September 19, 2014

Scrolling Headlines:

Ed Davis report leaves nobody blameless -

Friday, September 19, 2014

White House starts public awareness drive to prevent sexual attacks on campus -

Friday, September 19, 2014

Work already underway for SGA speaker Sïonan Barrett -

Thursday, September 18, 2014

UMass in for a challenge against Penn State, QB Hackenberg -

Thursday, September 18, 2014

Nostalgia and angst abound in ‘Palo Alto’ -

Thursday, September 18, 2014

Want student power? End the SGA -

Thursday, September 18, 2014

UMass football kicking situation still undecided, looking forward to opportunity to play at Beaver Stadium -

Thursday, September 18, 2014

Lorenzo Woodley finds opportunity after getting lost in the shuffle -

Thursday, September 18, 2014

Millennials’ votes can make a difference in all elections -

Thursday, September 18, 2014

UMass faculty member Bonnie Strickland recognized for work in psychology -

Thursday, September 18, 2014

UMass women’s soccer suffers major set back with injury to co-captain Jackie Bruno -

Thursday, September 18, 2014

UMass men’s soccer returns home looking for season’s first win -

Thursday, September 18, 2014

UMass professor Elizabeth Chilton to speak in Madrid and Paris about importance of heritage studies -

Wednesday, September 17, 2014

UMass club rugby hopes to continue momentum despite opening loss -

Wednesday, September 17, 2014

Bizarre foods eaten worldwide -

Wednesday, September 17, 2014

US should spend more on space -

Wednesday, September 17, 2014

Walking through a week of practice with UMass field hockey -

Wednesday, September 17, 2014

UMass receives $37.5 million for environmental and sustainability initiatives -

Wednesday, September 17, 2014

Irish coffee recipe -

Wednesday, September 17, 2014

To fight ISIS, US must understand them, not chalk up actions to pure evil -

Wednesday, September 17, 2014

Dropkick Murphys release delightful new album

Flickr/Adam Brown!

Keeping their unique bagpipe-laced folk punk sound intact, the members of the Dropkick Murphys have taken a big step forward with their style of playing on their eighth and newest album, “Sealed and Signed in Blood.”

Perhaps Massachusetts’ biggest punk rock product to make it to the mainstream, the Dropkick Murphys rose to prominence with the song that has become the unofficial theme of many Boston-based sports teams – “I’m Shipping up to Boston.”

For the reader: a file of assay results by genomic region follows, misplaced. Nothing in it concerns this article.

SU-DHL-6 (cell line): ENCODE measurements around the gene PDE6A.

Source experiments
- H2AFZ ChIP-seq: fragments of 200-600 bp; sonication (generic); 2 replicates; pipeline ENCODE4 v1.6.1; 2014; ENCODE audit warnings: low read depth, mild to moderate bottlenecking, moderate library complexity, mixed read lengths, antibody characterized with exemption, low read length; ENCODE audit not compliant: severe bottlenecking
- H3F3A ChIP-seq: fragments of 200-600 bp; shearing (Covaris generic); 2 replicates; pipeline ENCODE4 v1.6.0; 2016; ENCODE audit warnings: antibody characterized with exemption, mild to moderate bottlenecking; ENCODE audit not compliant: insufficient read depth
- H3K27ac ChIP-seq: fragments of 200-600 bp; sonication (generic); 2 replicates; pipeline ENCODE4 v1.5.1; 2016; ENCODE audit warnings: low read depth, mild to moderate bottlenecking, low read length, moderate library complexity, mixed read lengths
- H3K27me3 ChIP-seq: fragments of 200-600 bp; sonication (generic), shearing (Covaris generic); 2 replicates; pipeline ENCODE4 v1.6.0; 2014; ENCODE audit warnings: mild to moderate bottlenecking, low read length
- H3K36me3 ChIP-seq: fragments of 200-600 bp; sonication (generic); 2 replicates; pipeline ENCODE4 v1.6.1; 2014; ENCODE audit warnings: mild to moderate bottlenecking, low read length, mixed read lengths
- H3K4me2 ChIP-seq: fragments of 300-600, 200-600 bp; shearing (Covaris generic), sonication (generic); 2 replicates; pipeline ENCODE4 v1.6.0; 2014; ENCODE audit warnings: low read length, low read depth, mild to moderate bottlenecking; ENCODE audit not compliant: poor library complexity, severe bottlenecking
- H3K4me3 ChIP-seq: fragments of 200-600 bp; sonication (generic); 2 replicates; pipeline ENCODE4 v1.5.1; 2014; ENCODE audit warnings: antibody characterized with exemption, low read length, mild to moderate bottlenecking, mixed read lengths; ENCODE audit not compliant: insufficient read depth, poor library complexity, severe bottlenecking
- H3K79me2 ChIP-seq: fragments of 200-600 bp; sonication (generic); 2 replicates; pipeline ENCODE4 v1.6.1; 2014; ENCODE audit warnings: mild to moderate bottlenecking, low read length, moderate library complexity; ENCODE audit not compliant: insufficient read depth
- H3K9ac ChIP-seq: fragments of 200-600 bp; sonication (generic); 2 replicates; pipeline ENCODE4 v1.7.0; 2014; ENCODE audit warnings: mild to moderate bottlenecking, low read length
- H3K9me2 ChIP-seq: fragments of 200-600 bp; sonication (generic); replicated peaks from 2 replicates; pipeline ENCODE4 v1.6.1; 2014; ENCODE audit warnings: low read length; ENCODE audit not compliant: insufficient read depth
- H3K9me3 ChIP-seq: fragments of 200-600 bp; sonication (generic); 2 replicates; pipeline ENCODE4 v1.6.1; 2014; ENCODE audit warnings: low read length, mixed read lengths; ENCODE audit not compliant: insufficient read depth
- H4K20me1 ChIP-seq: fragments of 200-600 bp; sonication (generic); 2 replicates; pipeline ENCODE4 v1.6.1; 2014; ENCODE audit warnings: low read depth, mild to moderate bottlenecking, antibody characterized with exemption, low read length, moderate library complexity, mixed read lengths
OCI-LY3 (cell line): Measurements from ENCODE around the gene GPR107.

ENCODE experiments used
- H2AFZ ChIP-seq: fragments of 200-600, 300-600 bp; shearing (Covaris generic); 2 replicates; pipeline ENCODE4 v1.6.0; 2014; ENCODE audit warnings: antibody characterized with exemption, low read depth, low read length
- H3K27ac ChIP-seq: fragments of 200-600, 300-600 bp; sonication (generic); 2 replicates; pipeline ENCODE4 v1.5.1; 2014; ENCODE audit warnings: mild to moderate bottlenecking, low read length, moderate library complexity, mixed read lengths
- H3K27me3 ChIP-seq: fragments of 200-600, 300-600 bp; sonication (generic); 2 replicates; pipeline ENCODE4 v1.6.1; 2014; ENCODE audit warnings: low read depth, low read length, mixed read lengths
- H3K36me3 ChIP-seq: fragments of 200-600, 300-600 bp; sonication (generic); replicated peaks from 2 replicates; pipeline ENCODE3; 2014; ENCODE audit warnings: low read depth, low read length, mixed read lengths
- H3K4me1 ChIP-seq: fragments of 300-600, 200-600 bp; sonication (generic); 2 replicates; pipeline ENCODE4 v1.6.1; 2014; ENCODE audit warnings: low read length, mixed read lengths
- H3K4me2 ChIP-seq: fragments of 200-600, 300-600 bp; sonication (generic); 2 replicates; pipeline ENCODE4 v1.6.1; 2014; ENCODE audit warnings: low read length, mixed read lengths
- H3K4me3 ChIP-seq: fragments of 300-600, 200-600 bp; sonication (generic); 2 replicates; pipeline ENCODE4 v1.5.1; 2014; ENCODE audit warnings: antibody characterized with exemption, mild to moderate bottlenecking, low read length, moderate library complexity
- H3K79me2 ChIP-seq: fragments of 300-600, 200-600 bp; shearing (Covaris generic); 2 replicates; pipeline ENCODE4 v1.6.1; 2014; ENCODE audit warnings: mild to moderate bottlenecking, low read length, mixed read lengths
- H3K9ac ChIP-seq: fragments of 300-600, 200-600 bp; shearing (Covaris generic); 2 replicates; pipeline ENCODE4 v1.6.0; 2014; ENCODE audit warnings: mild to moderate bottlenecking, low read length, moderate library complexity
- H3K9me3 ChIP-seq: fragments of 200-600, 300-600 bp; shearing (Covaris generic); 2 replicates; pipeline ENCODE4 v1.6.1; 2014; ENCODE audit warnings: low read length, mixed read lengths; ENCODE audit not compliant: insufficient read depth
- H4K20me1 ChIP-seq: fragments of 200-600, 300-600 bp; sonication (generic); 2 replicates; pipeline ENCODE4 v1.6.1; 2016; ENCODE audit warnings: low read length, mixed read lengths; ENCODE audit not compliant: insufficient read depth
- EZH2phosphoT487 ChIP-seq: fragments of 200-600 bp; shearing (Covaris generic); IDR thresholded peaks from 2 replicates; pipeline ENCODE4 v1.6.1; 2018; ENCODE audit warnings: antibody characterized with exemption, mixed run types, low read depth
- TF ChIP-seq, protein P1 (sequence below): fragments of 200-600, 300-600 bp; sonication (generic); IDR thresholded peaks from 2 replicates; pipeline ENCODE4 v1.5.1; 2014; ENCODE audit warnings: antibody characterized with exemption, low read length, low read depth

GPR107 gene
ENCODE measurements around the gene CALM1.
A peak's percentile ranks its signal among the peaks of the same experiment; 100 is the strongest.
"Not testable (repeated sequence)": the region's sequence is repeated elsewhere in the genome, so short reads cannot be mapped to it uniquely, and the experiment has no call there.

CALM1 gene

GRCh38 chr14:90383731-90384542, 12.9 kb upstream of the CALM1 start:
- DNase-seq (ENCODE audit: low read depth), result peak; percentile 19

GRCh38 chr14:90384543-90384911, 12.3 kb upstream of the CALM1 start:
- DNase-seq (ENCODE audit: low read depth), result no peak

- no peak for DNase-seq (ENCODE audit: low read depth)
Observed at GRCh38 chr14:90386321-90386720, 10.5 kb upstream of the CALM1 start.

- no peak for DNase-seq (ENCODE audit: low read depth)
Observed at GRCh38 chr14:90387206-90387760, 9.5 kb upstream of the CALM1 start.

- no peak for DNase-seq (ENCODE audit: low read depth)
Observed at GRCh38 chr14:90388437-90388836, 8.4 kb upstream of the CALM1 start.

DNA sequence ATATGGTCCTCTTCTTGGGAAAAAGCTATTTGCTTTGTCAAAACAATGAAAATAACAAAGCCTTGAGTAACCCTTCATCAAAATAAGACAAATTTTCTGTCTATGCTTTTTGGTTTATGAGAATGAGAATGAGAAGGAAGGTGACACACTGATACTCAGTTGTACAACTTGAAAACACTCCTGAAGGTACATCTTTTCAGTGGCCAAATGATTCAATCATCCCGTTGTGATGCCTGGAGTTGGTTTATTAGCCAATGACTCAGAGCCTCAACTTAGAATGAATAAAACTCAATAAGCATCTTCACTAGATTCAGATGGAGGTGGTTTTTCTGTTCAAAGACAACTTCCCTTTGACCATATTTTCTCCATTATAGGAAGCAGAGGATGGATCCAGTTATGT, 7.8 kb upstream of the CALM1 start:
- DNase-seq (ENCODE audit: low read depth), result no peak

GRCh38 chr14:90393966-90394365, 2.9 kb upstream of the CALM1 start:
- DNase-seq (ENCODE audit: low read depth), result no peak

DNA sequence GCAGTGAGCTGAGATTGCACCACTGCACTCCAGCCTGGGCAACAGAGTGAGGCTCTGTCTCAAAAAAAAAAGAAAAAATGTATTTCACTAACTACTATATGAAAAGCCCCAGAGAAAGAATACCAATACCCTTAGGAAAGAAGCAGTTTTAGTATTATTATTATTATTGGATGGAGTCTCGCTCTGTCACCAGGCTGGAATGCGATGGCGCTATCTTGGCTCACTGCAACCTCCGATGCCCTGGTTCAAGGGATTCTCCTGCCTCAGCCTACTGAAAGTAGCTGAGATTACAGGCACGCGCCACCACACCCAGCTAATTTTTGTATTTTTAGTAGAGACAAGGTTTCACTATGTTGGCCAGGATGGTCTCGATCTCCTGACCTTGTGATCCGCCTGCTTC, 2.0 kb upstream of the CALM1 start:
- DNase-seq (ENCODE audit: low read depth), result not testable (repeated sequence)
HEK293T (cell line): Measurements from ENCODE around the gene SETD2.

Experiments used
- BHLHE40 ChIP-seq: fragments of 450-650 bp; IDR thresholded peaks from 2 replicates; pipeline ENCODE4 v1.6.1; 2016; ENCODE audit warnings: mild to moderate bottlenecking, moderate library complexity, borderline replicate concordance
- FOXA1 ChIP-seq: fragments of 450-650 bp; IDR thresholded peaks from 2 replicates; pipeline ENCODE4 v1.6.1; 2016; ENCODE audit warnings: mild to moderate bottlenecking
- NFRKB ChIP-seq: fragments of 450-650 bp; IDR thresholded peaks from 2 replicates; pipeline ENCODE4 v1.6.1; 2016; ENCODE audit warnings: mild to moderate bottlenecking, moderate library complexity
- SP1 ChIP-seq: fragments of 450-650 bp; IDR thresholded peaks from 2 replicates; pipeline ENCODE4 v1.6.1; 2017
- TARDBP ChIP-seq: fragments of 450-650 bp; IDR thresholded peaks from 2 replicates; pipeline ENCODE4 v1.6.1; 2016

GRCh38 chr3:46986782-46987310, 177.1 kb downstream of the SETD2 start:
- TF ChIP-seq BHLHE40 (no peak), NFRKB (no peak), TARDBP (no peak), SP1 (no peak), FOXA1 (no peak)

The group’s last album was a much more creative and somber affair focused on storytelling. The band seems to have taken a break from that by writing only upbeat, sing-along songs this time around.

“The Boys Are Back” is the first song on the album, and it foreshadows the party that is about to follow. The bagpipes, played by the highly talented Josh “Scruffy” Wallace, are as strong as ever. Dropkick Murphys really have stayed true to Celtic roots.

“The Season’s Upon Us,” however, is easily the best song on the album. A roaring tribute to the Christmas spirit, it features a very catchy medley of bagpipes with comical lyrics to accompany it.  Don’t be surprised if it joins the already enormous list of Christmas must-have songs.

Another highlight on the track list is “Jimmy Collins’ Wake,” featuring a wonderful banjo backdrop by band member Jeff DaRosa. All the vocalists have a ball on this track, and the result is a potpourri of harmonies, not exactly the strength of most punk rock bands.

“End of The Night” is a surprise gem right at the end of the album, and it is a nice way to round up the record. A slower song, it is the biggest deviation from the “typical” Dropkick Murphys style, but shows that the band has more than one weapon in its arsenal. In fact, it is good enough that it makes the listener want more like it in the future. The Dropkick Murphys have been around for over a decade, and now would be a good time for the group to expand its repertoire of sounds if it wants to stay a force in the rapidly changing world of rock music.

It is worth mentioning that “Sealed and Signed in Blood” is still musically complex, but it can be hard to decipher all the noises that are behind the lyrics. Most common laptop speakers, for example, will not give off the most accurate impression of how well the band members synchronize their instruments.

Make sure to check out the album, as it has something for both hardcore fans and those who have yet to experience the band. People who do not take to this album probably will not enjoy Dropkick Murphys’ older work either, but this is the best and most refined the group has ever sounded.

Ayush Kumar can be reached at ayush@student.umass.edu.

 

 

 

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